Monday, February 8, 2021

5th Sunday Year B (Gospel: Mark 1:29-39) The need for Jesus' teaching



It is interesting that 2500 years ago when the first reading from Job (7:1-4, 6-7) was written, people were asking the same questions that we still ask today? ‘Why do we have to work so hard? What is the point of it all? Why is our life sometimes so difficult? Why do good people suffer so much, often for no apparent reason?’ Throughout the centuries people continue to ask the same questions. Sometimes it takes a dramatic event like a tsunami or an earthquake where thousands are killed in an instant, to make people ask themselves these questions. I often think of the tsunami in Indonesia in 2004, because it was devastating. Within a few minutes, 250,000 people were killed. One minute all those people were just getting on with their daily lives, the next minute the tsunami struck and they were gone. If we can suddenly be snatched away like that, then what is the purpose of our being here?  Is there any purpose, or is it all chance? I think the Covid-19 virus has made many people ask similar questions. The Lord teaches us that there most certainly is a purpose to our being here.


During his life on earth Jesus continually worked extraordinary miracles—just as we read in today’s Gospel—and as a result thousands of people were drawn to him looking for healing, just like we do today when we hear of someone who has been given a gift of healing, but this was not the main purpose of Jesus’ being here. Jesus continually healed people, because he had so much compassion for people and it seems there was never anyone brought to him whom he didn’t heal, but that wasn’t his primary work. His primary task—apart from sacrificing himself for us—was to teach people, to teach us about God and about the reason why we are here. When you think about it, all the people he healed and even brought back to life from the dead, they all eventually got sick again and died. Physical healing is important and we will always do whatever we can to find healing, but it is not the most important thing. What is more important is that we have spiritual understanding and strength. We need to know why we are here and what our purpose is and that is why Jesus kept moving on to the next village to teach and preach.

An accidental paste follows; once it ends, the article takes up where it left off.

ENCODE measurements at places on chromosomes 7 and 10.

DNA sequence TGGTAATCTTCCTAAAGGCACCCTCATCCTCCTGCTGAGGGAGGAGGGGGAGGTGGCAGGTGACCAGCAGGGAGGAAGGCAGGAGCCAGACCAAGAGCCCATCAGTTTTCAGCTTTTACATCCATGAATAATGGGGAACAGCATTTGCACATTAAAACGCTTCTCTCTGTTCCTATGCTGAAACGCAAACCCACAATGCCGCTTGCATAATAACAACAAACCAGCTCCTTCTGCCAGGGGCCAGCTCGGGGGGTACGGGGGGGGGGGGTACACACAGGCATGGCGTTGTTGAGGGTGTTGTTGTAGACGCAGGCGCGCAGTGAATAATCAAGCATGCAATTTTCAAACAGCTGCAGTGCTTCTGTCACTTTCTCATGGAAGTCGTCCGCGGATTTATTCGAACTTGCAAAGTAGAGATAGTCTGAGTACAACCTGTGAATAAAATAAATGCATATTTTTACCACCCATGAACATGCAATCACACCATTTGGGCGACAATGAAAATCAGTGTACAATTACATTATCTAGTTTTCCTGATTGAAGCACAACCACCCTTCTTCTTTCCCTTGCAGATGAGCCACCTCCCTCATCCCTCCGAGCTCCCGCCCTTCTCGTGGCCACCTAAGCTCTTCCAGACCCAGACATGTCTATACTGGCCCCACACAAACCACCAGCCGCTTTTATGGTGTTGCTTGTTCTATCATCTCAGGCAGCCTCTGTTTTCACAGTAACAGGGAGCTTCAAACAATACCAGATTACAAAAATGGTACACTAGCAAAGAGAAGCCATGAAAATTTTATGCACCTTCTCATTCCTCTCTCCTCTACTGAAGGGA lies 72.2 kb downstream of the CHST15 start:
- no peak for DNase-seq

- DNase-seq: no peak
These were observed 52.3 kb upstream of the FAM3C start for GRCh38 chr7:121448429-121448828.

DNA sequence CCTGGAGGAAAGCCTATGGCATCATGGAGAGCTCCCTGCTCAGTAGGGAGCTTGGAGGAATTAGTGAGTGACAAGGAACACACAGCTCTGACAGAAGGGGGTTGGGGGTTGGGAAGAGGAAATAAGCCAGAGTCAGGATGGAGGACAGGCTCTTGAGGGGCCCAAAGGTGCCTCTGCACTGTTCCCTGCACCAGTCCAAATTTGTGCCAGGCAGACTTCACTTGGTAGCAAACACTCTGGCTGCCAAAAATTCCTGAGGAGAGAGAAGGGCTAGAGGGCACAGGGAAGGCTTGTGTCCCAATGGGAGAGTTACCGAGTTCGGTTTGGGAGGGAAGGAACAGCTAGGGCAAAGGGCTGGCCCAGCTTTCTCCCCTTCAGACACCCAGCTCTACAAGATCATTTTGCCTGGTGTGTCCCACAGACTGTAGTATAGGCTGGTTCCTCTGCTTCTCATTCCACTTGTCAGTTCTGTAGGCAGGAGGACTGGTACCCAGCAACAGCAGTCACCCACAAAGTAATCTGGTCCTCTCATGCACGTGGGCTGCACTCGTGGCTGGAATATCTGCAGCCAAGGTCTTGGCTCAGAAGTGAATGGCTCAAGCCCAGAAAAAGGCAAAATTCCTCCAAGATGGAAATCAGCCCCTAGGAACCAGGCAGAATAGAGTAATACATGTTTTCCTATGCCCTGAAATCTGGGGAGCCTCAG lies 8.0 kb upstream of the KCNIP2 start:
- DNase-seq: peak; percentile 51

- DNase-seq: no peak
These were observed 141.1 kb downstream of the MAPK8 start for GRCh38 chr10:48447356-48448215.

He wanted to teach us that we are loved by God and we are not here by accident; that we were deliberately created out of love, to spend all eternity in his presence; he taught that our life has a purpose and is going somewhere, that we have a specific role to play; that it is worth keeping going, even when we are suffering. He also taught us how God calls us to live: to live from the heart, to love and serve from the heart, not at a minimal level of only doing what is required, but giving of ourselves completely. The ultimate mission of his life was to die for us, so that we could get to heaven when we die, so that God’s plan for our happiness could come about.


When the disciples found Jesus alone praying, the first thing they told him was that everyone was looking for him. There was so much work to do, so many people to heal. But look how he responded: ‘Let us go elsewhere, to the neighbouring country towns, so that I can preach there too, because that is why I came.’ That is why I came: to preach and teach.